Do you give your gifted students room to explore personal interests? Google does. In fact they demand it. At Google, employees are expected to spend 20% of their time at work (that’s paid time) developing a project outside of their job description. This works out to one day per week spent on an independent activity.
Why does Google do this? Well, it certainly makes it seem like an amazing place to work – imagine getting to explore a personal interest for one day a week at work.
But Google doesn’t do it just to make happy workers. Gmail, Google News, and Google Adsense all began as independent projects. This 20% time also led to enhancements of other major Google products.
Connection To The Gifted Classroom
I’m sure that a fair share of Google employees were once identified as gifted students. And I bet many of our students would probably benefit from opportunities to explore. Further, just as Google benefits from its employee’s freedom, our classrooms and school would probably benefit as well.
So can we capture the power of Google’s independent time in our own classrooms? We may not be able to hand over 20% of our day. But we can certainly structure learning experiences so that students explore content via their own talents.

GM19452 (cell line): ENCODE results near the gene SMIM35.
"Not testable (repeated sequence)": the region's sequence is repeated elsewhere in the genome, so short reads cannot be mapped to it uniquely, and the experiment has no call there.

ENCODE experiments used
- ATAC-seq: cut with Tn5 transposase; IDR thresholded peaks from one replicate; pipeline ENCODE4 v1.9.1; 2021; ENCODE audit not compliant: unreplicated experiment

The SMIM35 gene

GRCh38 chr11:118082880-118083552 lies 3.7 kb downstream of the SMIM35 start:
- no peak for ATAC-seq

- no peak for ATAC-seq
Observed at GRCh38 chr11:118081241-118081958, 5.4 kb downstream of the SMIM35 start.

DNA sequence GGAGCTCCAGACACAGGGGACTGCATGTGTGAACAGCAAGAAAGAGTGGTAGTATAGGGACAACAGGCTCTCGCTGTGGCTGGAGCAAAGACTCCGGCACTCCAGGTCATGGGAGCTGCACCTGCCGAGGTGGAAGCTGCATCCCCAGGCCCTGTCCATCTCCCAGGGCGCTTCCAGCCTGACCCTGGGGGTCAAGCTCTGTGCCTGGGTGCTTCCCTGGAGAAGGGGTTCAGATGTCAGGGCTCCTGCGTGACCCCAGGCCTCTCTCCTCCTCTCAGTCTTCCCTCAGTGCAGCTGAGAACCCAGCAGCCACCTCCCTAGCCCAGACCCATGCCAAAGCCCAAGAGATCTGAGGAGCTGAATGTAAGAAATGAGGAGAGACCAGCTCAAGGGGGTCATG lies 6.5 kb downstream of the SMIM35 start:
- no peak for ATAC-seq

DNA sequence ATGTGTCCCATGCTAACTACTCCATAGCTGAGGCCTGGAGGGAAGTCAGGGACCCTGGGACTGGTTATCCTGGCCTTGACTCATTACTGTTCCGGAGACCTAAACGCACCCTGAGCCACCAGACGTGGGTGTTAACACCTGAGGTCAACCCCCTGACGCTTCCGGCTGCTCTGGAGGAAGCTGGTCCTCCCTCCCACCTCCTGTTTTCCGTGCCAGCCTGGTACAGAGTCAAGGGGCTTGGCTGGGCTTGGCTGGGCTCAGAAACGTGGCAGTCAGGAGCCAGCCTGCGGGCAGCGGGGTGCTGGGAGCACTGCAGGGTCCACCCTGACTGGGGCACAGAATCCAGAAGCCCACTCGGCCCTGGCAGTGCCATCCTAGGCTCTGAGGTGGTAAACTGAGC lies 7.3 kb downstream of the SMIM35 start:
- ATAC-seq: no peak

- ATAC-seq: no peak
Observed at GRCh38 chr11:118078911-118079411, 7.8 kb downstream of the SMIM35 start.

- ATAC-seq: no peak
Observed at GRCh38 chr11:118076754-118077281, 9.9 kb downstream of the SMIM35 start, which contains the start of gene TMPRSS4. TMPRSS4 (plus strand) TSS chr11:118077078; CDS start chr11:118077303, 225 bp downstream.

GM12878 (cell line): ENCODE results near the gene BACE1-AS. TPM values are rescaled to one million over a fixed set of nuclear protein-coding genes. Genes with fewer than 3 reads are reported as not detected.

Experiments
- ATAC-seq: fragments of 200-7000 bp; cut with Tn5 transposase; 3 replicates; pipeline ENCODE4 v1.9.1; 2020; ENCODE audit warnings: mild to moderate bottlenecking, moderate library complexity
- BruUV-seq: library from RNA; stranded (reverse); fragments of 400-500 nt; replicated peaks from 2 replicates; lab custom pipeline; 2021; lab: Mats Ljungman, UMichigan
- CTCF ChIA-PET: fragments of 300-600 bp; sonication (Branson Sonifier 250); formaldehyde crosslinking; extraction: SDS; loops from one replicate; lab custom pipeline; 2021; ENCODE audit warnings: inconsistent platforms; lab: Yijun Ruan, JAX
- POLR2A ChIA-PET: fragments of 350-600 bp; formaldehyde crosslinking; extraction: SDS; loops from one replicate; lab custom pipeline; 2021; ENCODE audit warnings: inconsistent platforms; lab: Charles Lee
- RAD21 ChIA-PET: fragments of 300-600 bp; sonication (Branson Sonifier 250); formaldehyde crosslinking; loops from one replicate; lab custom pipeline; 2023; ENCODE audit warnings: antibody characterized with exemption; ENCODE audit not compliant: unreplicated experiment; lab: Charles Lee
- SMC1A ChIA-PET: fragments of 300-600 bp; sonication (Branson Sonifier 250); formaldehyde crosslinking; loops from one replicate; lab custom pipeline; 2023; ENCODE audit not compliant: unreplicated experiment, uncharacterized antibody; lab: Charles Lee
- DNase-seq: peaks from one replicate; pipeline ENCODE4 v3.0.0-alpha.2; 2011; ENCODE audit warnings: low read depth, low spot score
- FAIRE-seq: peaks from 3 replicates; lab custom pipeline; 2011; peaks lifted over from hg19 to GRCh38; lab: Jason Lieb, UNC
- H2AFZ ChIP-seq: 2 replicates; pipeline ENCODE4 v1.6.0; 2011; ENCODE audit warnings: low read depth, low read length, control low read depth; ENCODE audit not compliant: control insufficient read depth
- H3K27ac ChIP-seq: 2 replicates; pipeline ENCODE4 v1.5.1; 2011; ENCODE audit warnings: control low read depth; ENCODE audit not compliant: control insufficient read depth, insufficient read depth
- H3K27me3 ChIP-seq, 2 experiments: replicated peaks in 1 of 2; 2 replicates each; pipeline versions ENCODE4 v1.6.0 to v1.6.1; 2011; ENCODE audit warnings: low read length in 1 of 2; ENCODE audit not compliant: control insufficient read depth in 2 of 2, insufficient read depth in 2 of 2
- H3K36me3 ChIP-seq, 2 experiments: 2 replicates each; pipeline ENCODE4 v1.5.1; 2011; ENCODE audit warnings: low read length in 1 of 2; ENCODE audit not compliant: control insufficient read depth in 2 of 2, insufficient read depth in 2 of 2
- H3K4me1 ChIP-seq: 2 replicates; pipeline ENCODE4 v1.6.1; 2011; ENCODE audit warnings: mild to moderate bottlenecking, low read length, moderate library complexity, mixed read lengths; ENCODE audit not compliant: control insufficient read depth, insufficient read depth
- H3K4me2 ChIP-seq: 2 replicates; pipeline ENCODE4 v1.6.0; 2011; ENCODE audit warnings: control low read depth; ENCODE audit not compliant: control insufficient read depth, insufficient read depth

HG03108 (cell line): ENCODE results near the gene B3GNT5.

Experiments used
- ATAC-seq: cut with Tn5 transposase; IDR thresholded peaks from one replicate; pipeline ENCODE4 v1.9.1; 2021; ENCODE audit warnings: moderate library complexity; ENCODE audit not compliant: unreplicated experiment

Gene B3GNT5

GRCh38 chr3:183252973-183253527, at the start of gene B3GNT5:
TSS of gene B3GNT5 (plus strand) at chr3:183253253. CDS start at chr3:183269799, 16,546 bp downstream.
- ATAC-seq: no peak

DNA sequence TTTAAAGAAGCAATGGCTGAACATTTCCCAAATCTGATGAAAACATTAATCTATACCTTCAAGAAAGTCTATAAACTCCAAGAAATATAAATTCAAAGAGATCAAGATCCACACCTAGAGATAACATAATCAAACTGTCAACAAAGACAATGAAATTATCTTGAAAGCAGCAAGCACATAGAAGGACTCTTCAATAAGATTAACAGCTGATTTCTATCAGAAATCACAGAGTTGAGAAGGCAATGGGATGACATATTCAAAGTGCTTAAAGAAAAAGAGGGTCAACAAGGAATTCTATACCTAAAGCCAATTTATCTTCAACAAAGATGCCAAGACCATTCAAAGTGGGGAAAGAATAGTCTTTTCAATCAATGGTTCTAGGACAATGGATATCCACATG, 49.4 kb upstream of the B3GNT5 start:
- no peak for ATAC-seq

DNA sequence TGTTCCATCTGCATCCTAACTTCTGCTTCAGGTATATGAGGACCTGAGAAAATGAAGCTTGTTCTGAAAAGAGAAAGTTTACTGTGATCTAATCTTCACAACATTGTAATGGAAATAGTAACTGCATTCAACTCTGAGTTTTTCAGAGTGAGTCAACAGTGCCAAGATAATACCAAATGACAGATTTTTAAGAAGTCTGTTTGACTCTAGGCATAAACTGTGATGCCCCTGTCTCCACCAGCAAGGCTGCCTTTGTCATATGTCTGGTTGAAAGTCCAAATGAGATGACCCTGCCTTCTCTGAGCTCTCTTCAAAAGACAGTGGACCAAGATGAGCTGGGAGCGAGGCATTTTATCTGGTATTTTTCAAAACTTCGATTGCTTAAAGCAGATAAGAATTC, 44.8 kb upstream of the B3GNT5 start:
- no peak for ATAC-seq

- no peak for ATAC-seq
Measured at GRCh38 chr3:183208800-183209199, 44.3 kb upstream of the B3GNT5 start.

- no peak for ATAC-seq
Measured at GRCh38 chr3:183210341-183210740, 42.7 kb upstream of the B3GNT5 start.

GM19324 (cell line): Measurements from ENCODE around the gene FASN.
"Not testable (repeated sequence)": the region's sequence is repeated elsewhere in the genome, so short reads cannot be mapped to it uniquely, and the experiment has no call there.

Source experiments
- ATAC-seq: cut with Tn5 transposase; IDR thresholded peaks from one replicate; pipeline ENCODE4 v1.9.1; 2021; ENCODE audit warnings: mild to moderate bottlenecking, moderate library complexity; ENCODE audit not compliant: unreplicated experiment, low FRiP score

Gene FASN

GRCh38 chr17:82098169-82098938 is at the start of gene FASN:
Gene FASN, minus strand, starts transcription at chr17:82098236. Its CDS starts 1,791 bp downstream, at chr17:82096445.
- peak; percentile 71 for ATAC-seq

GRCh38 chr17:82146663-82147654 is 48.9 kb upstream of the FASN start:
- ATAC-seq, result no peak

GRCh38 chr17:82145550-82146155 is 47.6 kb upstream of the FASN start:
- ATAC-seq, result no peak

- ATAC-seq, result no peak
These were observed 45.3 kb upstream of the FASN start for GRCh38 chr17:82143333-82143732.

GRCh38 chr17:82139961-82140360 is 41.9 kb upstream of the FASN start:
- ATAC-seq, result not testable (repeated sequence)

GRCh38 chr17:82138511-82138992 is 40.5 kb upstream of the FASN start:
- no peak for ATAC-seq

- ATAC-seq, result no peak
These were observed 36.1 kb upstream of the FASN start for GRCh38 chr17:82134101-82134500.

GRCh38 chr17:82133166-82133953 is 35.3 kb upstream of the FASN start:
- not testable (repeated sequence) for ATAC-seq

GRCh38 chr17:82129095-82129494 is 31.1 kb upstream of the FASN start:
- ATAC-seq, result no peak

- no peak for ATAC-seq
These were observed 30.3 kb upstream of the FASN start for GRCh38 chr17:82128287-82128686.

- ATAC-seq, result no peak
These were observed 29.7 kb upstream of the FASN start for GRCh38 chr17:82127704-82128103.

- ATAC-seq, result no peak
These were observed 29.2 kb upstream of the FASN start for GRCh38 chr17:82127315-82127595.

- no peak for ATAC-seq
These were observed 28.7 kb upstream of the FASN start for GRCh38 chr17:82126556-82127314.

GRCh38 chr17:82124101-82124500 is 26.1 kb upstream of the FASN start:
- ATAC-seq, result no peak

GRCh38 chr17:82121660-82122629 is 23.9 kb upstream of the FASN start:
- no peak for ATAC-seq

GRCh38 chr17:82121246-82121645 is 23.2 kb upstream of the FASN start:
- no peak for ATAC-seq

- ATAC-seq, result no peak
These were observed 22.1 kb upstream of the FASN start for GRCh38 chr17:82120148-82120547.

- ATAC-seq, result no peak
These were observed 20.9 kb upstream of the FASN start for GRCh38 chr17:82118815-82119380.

Just before our winter break, my class finished reading a novel. As tempted as I was to assign the usual 5-paragraph response to literature, I wanted to give students a chance to respond to the novel in a way of their choosing. On our last day, each student presented their response. Students displayed beautiful art, showed off 3d models, and even performed their own music. One student even opted to write the essay. Regardless of their method of response, my students made an authentic connection to the story and addressed many of the state’s literature response standards.
Will I do this for every response to literature? Of course not – for the same reason Google doesn’t give away 100% of its time to employees. There’s business to get done, pacing guides to follow, and tests to prepare for. However, once a week, once a unit, or once a month, try giving your gifted students a some extra freedom to explore and see what happens.
Further reading: Wikipedia article on Google’s 20% time
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